Lyles is known for his socks, often posting images of colorful pairs he wears before races, themes including Speed Racer, R2-D2 and Sonic the Hedgehog.

“We are at the point where you can’t do nothing anymore,” Lyles said Wednesday. “There aren’t any rules set out. You’re kind of just pushing the boundary as far as you can go. Some people have said, even if there were rules, they’re willing to go farther than that.”

MORE: Noah, Josephus Lyles take 4-year journey to Monaco

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Joshua Cheptegei breaks 5000m world record in Monaco

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Ugandan Joshua Cheptegei broke a 16-year-old world record in the 5000m by nearly two seconds, clocking 12:35.36 in Monaco on Friday.

Cheptegei, the 2019 World 10,000m champion who reportedly needed 80 hours to travel from Uganda for the Diamond League meet, took 1.99 seconds off Ethiopian legend Kenenisa Bekele‘s world record from 2004. Bekele is also the 10,000m world-record holder and the second-fastest marathoner in history.

“It took a lot of mind setting to keep being motivated this year because so many people are staying at home, but you have to stay motivated,” Cheptegei said, according to organizers. “I pushed myself, I had the right staff with me, the right coach.”

Cheptegei, 23, came into Monaco as the 73rd-fastest man in history with a personal best of 12:57.41. But he declared before the meet that the world record was his goal, given he had no Olympics or world championships to peak for this year.

“It is very difficult to run any world record,” was posted on the Instagram of Bekele, who is part of the NN Running Team with Cheptegei. “Congratulations to my teammate [Cheptegei].”

Full Monaco results are here. The Diamond League next moves to Stockholm on Aug. 23.

In other events Friday, Noah Lyles easily won a 200m after raising a black-gloved first before the start. More on Lyles’ gesture and victory here.

Donavan Brazier extended a year-plus 800m win streak, clocking 1:43.15 and holding off countryman Bryce Hoppel by .08. Brazier won his last seven meets, including national, world and Diamond League titles in 2019, when he broke a 34-year-old American record.

Olympic silver medalist Orlando Ortega of Spain won the 110m hurdles in 13.11 seconds, overtaking world champion Grant Holloway. Holloway, who won worlds in 13.10 last autumn, finished fourth in 13.19.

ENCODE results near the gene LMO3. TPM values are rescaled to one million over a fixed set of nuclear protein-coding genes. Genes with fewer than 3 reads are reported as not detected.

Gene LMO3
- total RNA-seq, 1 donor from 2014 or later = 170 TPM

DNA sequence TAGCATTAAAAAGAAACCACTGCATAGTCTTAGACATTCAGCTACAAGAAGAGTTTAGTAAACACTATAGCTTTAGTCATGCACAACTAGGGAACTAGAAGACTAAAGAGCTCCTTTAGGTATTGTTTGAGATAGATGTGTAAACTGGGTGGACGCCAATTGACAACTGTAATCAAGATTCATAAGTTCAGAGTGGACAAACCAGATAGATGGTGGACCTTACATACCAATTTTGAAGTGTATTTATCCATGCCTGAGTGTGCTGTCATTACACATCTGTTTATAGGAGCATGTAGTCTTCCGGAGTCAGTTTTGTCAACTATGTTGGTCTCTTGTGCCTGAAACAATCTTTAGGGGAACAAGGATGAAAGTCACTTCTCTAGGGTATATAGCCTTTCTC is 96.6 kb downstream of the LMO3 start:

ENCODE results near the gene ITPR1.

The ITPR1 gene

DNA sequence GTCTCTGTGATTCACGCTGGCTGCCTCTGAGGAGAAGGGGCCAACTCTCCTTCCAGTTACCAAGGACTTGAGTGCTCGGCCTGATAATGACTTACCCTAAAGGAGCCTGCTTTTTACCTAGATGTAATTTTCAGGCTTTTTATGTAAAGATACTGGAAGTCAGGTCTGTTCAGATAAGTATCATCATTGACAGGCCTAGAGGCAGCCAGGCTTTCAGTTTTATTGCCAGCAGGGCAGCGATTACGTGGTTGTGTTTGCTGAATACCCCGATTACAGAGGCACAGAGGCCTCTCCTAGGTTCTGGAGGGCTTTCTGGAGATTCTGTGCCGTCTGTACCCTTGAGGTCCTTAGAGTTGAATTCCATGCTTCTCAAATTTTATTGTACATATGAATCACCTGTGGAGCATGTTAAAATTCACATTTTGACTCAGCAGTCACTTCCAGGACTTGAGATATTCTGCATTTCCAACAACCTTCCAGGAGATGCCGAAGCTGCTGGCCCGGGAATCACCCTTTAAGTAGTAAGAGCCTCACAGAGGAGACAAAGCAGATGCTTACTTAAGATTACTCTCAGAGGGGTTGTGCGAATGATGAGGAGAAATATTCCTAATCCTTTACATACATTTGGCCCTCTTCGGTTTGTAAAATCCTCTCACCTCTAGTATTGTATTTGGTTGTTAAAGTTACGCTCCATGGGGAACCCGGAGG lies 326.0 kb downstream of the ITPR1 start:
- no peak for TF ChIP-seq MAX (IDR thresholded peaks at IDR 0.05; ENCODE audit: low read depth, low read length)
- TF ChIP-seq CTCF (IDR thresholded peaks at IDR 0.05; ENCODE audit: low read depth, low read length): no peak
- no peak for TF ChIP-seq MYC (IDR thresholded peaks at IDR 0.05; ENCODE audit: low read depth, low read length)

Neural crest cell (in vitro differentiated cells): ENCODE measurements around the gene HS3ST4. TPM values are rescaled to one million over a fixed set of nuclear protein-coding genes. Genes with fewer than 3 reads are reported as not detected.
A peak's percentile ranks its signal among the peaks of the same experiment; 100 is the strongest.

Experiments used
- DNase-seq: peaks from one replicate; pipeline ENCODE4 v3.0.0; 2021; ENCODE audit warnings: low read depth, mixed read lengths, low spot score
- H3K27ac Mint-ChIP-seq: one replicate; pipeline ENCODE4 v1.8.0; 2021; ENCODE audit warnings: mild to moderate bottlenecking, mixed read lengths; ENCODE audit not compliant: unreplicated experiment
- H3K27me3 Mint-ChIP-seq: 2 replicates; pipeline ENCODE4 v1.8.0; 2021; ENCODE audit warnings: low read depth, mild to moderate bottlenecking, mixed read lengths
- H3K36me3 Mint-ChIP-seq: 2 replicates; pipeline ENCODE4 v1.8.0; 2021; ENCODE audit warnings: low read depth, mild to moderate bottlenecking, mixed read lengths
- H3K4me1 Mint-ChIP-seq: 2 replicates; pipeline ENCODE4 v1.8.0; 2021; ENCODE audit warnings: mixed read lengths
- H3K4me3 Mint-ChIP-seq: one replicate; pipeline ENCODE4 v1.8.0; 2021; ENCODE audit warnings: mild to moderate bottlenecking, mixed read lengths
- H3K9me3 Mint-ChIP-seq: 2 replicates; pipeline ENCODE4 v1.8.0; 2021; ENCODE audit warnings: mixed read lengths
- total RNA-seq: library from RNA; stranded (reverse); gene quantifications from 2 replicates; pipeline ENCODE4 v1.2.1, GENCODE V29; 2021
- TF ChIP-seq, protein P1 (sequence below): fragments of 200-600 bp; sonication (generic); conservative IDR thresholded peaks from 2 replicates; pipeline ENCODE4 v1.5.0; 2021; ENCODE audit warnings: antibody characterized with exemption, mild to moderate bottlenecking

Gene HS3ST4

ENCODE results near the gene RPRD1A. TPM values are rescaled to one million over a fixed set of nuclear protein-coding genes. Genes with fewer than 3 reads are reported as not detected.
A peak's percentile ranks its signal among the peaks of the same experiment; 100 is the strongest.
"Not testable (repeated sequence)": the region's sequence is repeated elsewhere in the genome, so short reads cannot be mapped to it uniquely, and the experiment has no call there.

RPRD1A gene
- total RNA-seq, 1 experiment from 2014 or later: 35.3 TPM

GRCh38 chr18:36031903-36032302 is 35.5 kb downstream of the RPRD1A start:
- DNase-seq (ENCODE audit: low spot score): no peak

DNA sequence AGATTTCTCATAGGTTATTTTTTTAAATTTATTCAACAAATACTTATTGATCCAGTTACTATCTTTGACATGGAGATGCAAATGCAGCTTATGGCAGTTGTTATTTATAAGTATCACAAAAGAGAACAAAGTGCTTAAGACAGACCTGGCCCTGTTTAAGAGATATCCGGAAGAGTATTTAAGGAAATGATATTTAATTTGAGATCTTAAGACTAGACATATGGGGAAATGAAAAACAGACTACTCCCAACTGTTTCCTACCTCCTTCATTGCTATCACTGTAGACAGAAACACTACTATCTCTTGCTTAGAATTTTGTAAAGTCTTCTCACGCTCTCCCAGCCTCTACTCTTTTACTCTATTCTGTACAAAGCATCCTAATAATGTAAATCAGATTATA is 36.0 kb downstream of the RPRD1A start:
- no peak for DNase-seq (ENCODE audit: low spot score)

Timothy Cheruiyot followed his 2019 World title by clocking his second-fastest 1500m ever. The Kenyan recorded 3:28.45, holding off Norwegian 19-year-old Jakob Ingebrigtsen, who set a European record of 3:28.68.

Sifan Hassan, the world’s top female distance runner, dropped out of the 5000m with two and a half laps left while in the lead pack. Two-time world champion Hellen Obiri won in 14:22.12, surging past Ethiopian Letesenbet Gidey on the final lap.

Karsten Warholm ran the joint eighth-fastest 400m hurdles in history, a 47.10 against a field that lacked rivals Rai Benjamin and Abderrahman Samba. Warholm, the two-time world champion, ranks second in history with a personal best of 46.92, trailing only American Kevin Young‘s 46.78 from the 1992 Olympics.

American Lynna Irby won her Diamond League debut with a 50.50 in the 400m. Irby, the second-fastest American in 2018, failed to make the 2019 World team. On Friday, she beat Wadeline Jonathas, the top American in 2019.

Pole vault world-record holder Mondo Duplantis needed three tries to clear 5.70 meters, then won with a 5.80-meter clearance (and then cleared six meters). Duplantis, whose mom drove his poles 25 hours from Sweden to Monaco, brought the world record to 6.18 meters in February.

American Sam Kendricks, two-time reigning world pole vault champion, did not compete because his poles did not arrive.

MORE: Noah, Josephus Lyles take 4-year journey to Monaco